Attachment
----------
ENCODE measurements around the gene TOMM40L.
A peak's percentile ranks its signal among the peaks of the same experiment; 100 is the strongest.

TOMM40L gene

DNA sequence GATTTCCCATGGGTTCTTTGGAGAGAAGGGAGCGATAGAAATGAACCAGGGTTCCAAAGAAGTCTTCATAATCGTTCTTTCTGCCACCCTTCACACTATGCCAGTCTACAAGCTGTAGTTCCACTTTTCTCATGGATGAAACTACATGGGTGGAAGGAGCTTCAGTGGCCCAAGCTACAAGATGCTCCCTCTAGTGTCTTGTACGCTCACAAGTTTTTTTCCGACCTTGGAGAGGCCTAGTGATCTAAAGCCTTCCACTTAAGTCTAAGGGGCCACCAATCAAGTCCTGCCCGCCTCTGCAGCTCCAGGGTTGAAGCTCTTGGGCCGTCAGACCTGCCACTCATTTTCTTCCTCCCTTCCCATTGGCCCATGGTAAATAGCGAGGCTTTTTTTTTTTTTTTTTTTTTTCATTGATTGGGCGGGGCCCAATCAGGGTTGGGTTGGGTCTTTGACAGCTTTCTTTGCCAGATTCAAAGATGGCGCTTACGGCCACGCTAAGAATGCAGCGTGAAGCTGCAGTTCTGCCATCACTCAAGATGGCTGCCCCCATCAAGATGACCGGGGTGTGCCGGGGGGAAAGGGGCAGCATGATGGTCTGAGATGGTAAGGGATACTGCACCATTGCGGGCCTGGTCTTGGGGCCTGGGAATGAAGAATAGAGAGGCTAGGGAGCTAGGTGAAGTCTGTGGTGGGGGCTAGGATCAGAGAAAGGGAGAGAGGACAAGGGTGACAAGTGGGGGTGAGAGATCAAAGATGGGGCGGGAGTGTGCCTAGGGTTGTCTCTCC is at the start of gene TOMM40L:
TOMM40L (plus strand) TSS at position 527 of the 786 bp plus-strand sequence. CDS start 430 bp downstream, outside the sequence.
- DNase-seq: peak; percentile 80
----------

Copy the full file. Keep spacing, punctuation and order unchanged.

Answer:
ENCODE measurements around the gene TOMM40L.
A peak's percentile ranks its signal among the peaks of the same experiment; 100 is the strongest.

TOMM40L gene

DNA sequence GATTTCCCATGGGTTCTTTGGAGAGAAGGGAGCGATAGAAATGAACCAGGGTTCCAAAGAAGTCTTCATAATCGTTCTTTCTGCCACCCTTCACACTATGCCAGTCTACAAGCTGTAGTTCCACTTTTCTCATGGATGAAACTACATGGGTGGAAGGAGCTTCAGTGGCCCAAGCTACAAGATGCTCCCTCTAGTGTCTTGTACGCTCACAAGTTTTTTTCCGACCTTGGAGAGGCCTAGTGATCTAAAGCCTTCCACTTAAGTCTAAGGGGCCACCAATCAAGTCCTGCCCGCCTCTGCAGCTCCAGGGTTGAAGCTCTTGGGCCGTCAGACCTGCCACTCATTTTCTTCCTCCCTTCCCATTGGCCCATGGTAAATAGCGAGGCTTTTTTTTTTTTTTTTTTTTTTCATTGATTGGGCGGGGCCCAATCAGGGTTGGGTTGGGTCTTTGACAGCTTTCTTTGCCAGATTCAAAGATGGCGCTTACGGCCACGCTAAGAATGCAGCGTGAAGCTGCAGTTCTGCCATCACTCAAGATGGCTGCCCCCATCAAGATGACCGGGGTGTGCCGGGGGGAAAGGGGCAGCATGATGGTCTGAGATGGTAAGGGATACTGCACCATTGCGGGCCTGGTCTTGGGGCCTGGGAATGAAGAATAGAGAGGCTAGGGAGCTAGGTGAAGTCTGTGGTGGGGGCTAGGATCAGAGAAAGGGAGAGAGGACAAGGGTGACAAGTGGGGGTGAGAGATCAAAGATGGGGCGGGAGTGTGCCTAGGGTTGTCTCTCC is at the start of gene TOMM40L:
TOMM40L (plus strand) TSS at position 527 of the 786 bp plus-strand sequence. CDS start 430 bp downstream, outside the sequence.
- DNase-seq: peak; percentile 80